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The Question

(Submitted January 20, 1999)

I'm a High school Senior and have a fair amount of knowledge of the outer planets. At one point in my career planning, I wanted to be an field expert for You (NASA). As of this morning I heard on GOOD MORNING AMERICA that Pluto is no longer considered a planet, just a big ball of ice. Is this true, and if so what is Pluto's current status in regards to its classification?

The Answer

There have been a lot of reports, such as http://news.bbc.co.uk/hi/english/sci/tech/newsid_259000/259767.stm about this subject, with varying degrees of accuracy.

The group who will decide the official status of Pluto for the professional astronomers world-wide (as they do all official questions related to objects in the Universe) is called the International Astronomical Union; in this particular case, IAU Division III (Planetary Systems Sciences) is taking the lead.

Pluto has been known as the ninth planet of our solar system since it was discovered by Clyde Tombaugh at Lowell Observatory in 1930. On the other hand, it has been clear for decades that Pluto does not fit in with the pattern of the other planets. Over the last few years, the accumulated information on Pluto and the discovery of an increasing number of other objects in the outer solar system with orbital characteristics very similar to those of Pluto have been discussed within the community of astronomers called "minor-planet researchers". The question of the official status of Pluto has recently come to the forefront because the orbits of some of these other objects are now sufficiently well determined that it is reasonable to begin including them in the catalog of orbits of what are now generically known as "Trans-Neptunian Objects" (TNOs).

IAU Division III has already recommended that Pluto be included as number 1 in a catalog of TNOs.

Does this mean that Pluto has been demoted? The answer is no. Pluto will have dual classification as a planet and a TNO, at least for the time being.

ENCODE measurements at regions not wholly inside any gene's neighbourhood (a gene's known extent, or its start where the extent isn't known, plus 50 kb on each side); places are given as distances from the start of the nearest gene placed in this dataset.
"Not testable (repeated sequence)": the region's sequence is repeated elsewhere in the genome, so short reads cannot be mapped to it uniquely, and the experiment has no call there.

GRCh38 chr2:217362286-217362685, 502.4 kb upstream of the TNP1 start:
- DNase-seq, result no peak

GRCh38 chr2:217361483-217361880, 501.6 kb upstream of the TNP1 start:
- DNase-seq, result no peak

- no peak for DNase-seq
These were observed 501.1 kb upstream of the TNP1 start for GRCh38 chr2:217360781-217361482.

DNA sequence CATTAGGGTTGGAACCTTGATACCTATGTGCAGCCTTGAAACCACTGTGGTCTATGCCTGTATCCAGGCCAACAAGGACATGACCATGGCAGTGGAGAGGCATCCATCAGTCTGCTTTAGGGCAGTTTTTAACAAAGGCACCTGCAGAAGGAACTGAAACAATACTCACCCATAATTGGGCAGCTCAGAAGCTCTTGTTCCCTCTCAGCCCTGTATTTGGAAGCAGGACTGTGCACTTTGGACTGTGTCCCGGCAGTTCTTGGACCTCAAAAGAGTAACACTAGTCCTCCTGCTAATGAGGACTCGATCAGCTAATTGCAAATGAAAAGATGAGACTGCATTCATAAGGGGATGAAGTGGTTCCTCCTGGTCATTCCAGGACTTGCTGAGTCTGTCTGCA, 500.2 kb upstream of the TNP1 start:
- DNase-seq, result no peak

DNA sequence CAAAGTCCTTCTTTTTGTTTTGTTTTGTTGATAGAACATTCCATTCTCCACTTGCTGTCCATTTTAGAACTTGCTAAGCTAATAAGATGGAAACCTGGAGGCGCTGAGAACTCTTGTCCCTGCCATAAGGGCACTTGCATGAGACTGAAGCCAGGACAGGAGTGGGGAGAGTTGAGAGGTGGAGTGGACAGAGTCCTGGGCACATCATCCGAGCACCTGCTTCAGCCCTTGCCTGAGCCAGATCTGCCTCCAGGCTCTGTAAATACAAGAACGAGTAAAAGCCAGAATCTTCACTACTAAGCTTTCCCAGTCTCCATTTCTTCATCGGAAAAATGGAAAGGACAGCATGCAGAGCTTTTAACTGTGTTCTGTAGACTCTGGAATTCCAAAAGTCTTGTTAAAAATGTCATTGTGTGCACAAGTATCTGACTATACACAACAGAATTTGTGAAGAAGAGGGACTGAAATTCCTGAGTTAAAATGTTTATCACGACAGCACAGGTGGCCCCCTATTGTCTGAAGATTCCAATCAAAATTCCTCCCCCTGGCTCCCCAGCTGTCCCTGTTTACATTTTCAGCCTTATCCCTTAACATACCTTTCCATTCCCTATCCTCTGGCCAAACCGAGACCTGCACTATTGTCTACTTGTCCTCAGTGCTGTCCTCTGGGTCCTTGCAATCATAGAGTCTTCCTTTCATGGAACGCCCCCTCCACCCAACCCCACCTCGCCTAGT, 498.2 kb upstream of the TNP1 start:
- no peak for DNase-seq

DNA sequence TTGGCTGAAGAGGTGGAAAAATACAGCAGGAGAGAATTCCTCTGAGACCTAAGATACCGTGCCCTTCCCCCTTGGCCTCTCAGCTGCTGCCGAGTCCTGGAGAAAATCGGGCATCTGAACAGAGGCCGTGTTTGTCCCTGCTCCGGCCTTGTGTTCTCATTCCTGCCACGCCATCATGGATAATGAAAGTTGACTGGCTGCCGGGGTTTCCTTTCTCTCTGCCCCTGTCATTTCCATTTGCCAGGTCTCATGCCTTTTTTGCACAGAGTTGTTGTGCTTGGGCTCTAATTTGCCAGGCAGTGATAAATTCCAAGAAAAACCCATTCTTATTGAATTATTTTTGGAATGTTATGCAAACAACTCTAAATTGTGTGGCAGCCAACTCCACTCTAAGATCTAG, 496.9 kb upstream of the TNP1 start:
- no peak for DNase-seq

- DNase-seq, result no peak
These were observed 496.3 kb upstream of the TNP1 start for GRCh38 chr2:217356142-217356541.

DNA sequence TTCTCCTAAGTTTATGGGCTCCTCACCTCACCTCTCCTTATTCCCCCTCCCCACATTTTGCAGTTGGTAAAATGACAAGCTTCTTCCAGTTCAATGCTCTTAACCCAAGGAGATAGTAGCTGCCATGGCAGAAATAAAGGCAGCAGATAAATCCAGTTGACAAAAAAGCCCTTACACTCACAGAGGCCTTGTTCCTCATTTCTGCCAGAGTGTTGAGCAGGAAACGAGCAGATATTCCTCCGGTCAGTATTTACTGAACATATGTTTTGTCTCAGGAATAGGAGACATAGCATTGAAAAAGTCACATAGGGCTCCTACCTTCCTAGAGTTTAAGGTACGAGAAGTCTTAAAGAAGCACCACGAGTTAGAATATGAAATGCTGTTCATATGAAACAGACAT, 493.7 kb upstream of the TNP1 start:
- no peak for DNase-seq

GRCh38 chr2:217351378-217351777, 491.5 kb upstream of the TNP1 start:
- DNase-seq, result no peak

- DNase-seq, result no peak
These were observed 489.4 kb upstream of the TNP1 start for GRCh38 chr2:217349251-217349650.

Currently, the definition of a planet (as opposed to an asteriod or a TNO) is rather arbitrary. If astronomers reach a consensus on what the defintion of a planet should be, then IAU may reclassify some Solar System objects. However, in the absense of such a consensus, the definition is historical and arbitrary; moreover, many people outside the professional astronomy community have an interest in this issue, as the media attention attests. "Until there is a consensus that one of the physical definitions is clearly the most useful approach in thinking about the solar system, the IAU will not 'demote' Pluto or 'promote' Ceres," says the IAU.

Brian Marsden, head of the IAU's Minor Planet Center, has also addes his voice, as quoted in a press release.

"There is no plan to 'downgrade' or 'demote' Pluto. It will stay as a planet."

Allie Hajian, John Cannizzo, Laura Whitlock
and the Ask an Astrophysicist team


Note added in January 2007: the above answer correctly describes the situation in 1999. However, the discovery in 2003 of the object Eris, which is almost certainly bigger than Pluto, prompted a new round of discussion among astronomers. In August 2006, the International Astronomical Union decided to re-classify Pluto as a "dwarf planet," a category separate from the 8 planets (Mercury, Venus, Earth, Mars, Jupiter, Saturn, Uranus, and Neptune). Not everybody is happy with this decision, however, so this may not be the end of the story.

You can also read about Eris, Pluto, and the definition of planets on the web pages of Eris's discoverer, Dr. Michael Brown:
http://www.gps.caltech.edu/~mbrown/

Questions on this topic are no longer responded to by the "Ask an Astrophysicist" service. See http://imagine.gsfc.nasa.gov/docs/ask_astro/ask_an_astronomer.html for help on other astronomy Q&A services.

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